Gerrit Keferstein:    I was thinking about that when we were talking about that this last week because I was working in pro basketball and a lot of those guys have knee pain, the front patella or just chronic knee pain. One thing that helped a lot of them was cleaning up their diet in terms of reducing the amount of grains they have, beef, because of gluten or some other substance that are in there aggravating the immune system and my explanation of it was “Well, you have an inflammation in the knee when your immune system is bothered by the inflammation of the gut, which is a higher priority for the body, right? So, the gut net functioning is worse than the knee net function.  So, those are always my explanation but I find it very interesting that you said “Well, also another way of seeing it, the gut information turns off the mechanical controllers, turns off the hip muscle that control the knee.” That’s more direct.


<<14:24 >>

Adolf Brown:          Yeah. So, there’s a direct mechanical correlation and there’s an indirect sort of systemic and immune system inflammation correlation but I believe any patient who presents with knee pain, their gut should be evaluated and Rectus Femoris should be tested. I think that’s just a part of a normal balanced intake because a certain percentage, and we don’t know exactly what the percentage is, but a certain percentage, that knee pain will be a direct result of gut inflammation.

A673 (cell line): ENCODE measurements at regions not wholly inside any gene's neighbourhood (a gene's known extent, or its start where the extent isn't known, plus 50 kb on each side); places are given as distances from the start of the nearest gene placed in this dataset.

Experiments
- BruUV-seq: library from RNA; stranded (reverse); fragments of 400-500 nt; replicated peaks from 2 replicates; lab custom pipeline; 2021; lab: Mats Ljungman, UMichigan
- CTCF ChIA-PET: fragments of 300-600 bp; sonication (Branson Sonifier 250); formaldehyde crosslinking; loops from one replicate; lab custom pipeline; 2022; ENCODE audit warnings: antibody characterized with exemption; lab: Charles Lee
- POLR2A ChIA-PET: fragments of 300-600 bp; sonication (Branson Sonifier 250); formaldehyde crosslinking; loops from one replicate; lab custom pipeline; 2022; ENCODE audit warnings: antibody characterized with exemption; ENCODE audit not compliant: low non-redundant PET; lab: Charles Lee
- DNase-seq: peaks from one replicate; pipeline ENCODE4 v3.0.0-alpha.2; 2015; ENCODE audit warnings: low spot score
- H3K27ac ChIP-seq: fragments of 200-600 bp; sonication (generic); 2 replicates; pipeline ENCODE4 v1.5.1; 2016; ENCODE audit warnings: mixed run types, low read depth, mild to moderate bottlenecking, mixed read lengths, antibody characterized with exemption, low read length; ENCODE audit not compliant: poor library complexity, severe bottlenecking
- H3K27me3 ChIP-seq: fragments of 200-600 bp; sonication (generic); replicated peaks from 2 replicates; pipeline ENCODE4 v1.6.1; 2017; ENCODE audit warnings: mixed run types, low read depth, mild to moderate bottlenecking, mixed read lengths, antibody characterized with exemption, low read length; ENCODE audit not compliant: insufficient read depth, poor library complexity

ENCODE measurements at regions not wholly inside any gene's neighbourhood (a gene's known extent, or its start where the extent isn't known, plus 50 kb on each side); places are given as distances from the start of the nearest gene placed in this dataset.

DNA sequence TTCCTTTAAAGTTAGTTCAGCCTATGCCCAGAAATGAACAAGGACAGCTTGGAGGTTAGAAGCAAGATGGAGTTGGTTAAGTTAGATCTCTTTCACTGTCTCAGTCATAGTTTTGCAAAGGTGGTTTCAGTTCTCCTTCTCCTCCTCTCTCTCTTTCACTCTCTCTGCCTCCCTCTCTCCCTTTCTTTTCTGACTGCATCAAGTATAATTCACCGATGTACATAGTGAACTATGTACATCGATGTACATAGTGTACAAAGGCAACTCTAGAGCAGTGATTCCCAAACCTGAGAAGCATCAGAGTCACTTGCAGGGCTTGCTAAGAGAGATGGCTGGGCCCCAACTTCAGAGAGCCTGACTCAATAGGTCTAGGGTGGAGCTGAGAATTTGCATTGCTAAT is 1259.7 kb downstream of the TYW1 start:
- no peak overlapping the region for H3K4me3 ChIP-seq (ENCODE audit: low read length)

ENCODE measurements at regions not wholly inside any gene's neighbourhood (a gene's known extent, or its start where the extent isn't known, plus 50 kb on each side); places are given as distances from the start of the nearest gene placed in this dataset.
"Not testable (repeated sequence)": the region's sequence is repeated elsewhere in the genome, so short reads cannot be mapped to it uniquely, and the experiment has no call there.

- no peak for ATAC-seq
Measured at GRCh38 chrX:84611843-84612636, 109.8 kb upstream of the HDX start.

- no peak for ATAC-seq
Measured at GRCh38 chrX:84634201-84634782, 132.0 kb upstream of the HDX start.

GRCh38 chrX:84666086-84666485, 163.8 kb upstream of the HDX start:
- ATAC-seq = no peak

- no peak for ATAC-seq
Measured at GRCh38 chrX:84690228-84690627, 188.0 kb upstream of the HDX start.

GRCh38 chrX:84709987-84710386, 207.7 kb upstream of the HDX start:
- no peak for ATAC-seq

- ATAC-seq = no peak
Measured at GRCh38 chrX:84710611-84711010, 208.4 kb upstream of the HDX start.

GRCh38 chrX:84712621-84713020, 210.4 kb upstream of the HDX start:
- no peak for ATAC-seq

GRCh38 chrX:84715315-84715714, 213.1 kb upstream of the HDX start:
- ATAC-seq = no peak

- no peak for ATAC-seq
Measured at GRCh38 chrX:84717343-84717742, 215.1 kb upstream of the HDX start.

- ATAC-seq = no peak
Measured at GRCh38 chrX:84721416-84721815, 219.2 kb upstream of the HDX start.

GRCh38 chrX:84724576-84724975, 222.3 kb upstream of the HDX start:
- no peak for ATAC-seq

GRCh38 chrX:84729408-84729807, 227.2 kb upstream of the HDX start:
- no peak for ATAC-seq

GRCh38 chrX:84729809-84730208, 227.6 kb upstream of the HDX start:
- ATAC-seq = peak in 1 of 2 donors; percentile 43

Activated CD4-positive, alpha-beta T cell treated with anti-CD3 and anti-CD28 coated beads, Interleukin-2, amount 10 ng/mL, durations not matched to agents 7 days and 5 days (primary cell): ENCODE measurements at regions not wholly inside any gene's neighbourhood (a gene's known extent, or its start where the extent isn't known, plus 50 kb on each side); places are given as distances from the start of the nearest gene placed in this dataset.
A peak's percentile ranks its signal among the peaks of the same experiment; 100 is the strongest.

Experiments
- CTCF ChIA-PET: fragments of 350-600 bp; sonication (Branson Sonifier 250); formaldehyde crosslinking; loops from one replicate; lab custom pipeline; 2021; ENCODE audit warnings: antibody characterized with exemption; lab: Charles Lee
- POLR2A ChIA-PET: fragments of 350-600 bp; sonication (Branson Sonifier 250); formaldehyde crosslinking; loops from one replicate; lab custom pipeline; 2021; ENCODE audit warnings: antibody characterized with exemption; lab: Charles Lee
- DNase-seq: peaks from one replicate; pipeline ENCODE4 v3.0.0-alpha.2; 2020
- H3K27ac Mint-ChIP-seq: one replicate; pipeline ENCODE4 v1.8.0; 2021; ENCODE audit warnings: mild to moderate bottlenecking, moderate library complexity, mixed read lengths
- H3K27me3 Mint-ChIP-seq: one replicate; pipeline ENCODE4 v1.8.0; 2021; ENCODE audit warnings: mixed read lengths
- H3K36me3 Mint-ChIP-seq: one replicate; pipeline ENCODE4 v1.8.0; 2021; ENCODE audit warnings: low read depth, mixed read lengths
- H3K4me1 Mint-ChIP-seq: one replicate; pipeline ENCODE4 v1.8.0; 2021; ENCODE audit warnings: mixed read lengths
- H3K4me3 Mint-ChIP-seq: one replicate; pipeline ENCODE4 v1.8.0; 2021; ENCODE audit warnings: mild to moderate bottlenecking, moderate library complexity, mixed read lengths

Gerrit Keferstein:    That’s what I’m reading about here because the way you approach diagnostics is very fascination. You have a very quick way of getting to these answers and functional and it’s the way I was educated, be it form allopathic medicine or functional  medicine approach, we would use lab testing and lab testing is “great” because we have black or white results but it costs a lot of money, it takes a lot of time and it’s all over estimated how accurate it is. Like even some really, really accurate testing, HIV testing, there are false positives and false negatives. So, it might show up that you have a gut issue but in actuality you don’t or it might show up that you do not have any gut issue but in actuality you have. So, it’s not really accurate and it’s expensive and it takes a lot of time, especially the gut diagnostics, it’s really not accurate at all. That’s why I was so interested to learn your system. I love it so far where you have five-minute approach to get into that – “Okay, so knee pain? Yeah. Okay, let’s see if your gut is involved.” Five minutes and you have the answer. Be it 100% accurate or 95%, you say you’re very convinced, have very good accuracy of that. Well, it’s probably more accurate than some lab tests.